• You continually hear from debt collectors: As soon as you fall behind on payments, you can expect to hear from debt collectors. They'll send letters, make phone calls and may even decide to file a lawsuit against you. Upon filing a bankruptcy petition, an automatic stay will protect you against creditors.

Do these things before beginning credit card debt negotiations

If you've tried everything but your credit card debt continues to grow, it may be time to contact your issuer to discuss your situation. This is much better than missing payments, hiding from your credit card company and hoping things miraculously improve in the future.

While you could easily call your credit card issuer on a whim and begin the negotiation process, there are some steps you first want to take to prepare yourself:

  • Know what you're asking for: Maybe you have $5,000 to put toward a $10,000 credit card bill. If you're okay parting with this money, ask your credit card company if they'll accept this and write off the rest.
  • Talk to the right person: There's a good chance you'll have to dig around to find the person who is in a position to negotiate with you. If the first person you speak with tells you no, don't give up there. Do some work upfront to determine who you need to speak with.
  • Know what you can ask for: You don't always have to focus on the balance. For example, you can ask for a lower interest rate to help prevent your balance from growing. Or maybe you request a lower minimum payment until you get back on your feet.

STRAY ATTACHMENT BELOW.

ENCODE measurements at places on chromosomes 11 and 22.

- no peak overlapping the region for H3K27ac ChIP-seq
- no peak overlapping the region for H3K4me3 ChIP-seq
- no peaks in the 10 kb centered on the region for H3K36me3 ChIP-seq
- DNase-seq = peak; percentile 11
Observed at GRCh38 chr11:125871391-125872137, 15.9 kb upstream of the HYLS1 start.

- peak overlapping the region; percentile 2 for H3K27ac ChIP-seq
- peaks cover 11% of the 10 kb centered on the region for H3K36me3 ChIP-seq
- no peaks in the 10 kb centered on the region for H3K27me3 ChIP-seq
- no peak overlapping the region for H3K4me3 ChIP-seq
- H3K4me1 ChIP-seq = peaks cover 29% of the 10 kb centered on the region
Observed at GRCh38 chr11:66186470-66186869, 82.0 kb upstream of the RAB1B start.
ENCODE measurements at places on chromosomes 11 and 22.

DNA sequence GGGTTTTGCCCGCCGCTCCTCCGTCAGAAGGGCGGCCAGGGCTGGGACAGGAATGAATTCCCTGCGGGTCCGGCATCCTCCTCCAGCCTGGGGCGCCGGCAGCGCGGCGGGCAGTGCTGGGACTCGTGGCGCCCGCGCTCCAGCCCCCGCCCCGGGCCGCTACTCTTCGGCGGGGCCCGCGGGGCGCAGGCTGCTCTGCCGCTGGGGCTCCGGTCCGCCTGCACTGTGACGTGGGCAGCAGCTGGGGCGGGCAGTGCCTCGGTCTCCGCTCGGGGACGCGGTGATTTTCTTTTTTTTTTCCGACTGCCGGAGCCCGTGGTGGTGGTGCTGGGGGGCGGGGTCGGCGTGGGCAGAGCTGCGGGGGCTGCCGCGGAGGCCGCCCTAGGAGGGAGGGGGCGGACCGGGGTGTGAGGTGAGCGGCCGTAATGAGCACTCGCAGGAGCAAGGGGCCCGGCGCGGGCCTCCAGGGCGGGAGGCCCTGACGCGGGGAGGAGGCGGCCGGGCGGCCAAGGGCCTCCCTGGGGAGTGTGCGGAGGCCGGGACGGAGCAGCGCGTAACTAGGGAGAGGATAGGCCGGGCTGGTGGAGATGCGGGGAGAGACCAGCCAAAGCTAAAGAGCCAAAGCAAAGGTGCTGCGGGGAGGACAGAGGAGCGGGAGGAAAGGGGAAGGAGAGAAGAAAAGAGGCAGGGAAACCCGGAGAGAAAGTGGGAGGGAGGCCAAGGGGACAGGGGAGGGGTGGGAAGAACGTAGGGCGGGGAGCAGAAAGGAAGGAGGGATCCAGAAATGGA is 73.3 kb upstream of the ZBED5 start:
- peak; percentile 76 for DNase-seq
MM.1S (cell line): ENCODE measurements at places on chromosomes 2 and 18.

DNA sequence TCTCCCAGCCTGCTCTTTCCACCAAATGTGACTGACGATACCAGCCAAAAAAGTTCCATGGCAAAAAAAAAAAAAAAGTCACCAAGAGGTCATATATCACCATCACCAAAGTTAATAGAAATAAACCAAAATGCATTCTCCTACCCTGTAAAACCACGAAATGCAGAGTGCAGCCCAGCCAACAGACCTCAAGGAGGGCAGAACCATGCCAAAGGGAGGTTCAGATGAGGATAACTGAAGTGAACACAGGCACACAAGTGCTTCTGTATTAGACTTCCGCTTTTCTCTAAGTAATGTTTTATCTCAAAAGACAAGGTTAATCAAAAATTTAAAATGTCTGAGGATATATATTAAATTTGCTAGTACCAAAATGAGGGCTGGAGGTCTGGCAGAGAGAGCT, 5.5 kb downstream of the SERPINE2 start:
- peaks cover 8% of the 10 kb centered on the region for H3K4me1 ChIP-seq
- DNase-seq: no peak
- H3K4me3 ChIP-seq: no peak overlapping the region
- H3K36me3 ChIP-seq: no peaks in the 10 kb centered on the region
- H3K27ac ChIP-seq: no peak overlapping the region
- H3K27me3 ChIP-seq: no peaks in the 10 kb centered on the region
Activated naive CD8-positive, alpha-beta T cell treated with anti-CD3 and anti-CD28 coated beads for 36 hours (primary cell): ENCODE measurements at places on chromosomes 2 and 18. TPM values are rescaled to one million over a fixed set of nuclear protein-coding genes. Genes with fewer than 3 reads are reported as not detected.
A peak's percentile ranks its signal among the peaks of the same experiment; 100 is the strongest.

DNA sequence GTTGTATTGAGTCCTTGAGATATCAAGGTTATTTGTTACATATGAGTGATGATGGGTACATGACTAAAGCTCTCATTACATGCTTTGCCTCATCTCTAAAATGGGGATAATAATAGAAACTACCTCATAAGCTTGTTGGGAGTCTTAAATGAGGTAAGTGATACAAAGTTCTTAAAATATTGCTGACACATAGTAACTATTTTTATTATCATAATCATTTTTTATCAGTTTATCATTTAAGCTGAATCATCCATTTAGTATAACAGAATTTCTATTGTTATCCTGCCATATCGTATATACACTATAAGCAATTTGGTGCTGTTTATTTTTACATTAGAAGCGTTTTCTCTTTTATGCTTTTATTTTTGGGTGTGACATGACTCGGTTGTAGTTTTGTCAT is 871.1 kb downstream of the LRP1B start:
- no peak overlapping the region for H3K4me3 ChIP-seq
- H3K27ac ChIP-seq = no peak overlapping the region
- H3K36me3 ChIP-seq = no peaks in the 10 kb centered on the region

Do these things to properly prepare for bankruptcy

If you've come to the conclusion that filing for bankruptcy is the best way to escape financial trouble, there's no better time than now to take action. Proper preparation will put you on the right path to success while helping you avoid common mistakes that can cost you time and money.

Here are four things you can do to prepare for bankruptcy:

  • Review your finances: From your credit report to a list of assets and debts, you must have a clear idea of your financial situation.
  • Compare Chapter 7 and Chapter 13 bankruptcy: There are eligibility requirements for both, as well as a variety of pros and cons. Knowing which one is best for you is essential.
  • Stop spending: For example, don't run up a large credit card bill with the idea that you can discharge the debt in bankruptcy. If you're considering bankruptcy, it's time to stop spending.
  • Understand the process: You want to know what you're getting into, as this will help you decide if it's the right decision. For instance, Chapter 7 bankruptcy typically comes to completion within four to six months. However, with Chapter 13, you'll repay some of your debts through a repayment plan that lasts three to five years.

How to restore your life after bankruptcy

People wonder if there is life after bankruptcy. After completing the exhausting process, most bankruptcy survivors feel a heavy weight has been lifted. Relief may last a few days or weeks, but eventually, the euphoria might end.